Understanding how binary logic works will help your programming. In your programming you often use complex boolean expressions to control loops and selection statements, for example:

*While x<=10 AND OR y>=11* (programme continues until X equal to or greater than 10 And/Or Y is greater than or equal to [therefore true] )

In this example the Boolean expression has been swapped for a letter.

**Alternatively**

*Until input = Y then *(this code will test if Y is true and when it is will then escape or perform another function within the programme)

*if total <= 10:*

* print("your current contract is right for you")*

*else:*

* print("you may want to consider another contract")*

In this loop the programme checks if __ total __ is either equal to or less than 10. The programme will continue to loop until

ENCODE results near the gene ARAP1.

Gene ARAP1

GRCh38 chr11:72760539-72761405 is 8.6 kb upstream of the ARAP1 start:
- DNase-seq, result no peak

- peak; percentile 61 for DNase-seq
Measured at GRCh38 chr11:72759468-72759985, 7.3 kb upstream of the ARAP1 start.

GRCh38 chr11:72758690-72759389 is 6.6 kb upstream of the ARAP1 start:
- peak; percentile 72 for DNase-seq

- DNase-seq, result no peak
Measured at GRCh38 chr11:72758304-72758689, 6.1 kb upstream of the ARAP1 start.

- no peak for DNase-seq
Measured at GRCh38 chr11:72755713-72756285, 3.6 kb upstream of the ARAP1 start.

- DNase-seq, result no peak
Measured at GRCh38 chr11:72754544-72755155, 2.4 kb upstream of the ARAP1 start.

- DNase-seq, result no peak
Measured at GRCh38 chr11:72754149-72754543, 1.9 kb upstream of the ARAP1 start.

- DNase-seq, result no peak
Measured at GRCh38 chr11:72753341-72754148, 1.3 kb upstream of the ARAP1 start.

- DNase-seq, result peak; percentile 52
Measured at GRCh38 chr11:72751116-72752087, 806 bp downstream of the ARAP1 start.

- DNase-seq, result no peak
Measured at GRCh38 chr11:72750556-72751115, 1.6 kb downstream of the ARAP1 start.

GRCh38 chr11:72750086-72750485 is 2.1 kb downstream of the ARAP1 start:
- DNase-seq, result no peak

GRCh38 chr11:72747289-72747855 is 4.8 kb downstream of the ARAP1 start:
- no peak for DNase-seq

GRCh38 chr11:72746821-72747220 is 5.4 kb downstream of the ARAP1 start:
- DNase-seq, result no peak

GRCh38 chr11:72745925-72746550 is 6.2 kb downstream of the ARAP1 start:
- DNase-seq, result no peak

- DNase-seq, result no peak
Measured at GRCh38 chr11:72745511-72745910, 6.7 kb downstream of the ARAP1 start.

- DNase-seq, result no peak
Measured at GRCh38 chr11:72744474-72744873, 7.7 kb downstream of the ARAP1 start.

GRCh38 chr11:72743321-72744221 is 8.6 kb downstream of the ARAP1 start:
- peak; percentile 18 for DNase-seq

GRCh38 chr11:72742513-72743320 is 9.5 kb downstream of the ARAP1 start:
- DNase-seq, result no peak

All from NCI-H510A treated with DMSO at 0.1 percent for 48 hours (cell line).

Boolean Data types in programming are either true or false, x or y are either true or false. To translate this to Boolean logic true is equal to 1/ON and false is equal to 0/OFF. This can be represented with switches which are either open or closed.

**NOT gate**

Input A | Output Q |

1 | 0 |

0 | 1 |

In this image a NOT gate is shown, the truth table shows the outcome. If the Input is 1 the Output is 0.

**AND gate**

Input A | Input B | Output Q |

0 | 0 | 0 |

1 | 0 | 0 |

0 | 1 | 0 |

1 | 1 | 1 |

In this image an AND gate is shown, the truth table shows the outcome. Both Input A and Input B must both be 1/ON to get an Output of 1.

**OR gate**

Input A | Input B | Output Q |

0 | 0 | 0 |

1 | 0 | 1 |

0 | 1 | 1 |

1 | 1 | 1 |

In this image an OR gate is shown, the truth table shows that provided at least one Input is ON/1 then the Output is ON/1.

Boolean Logic & Logic Gates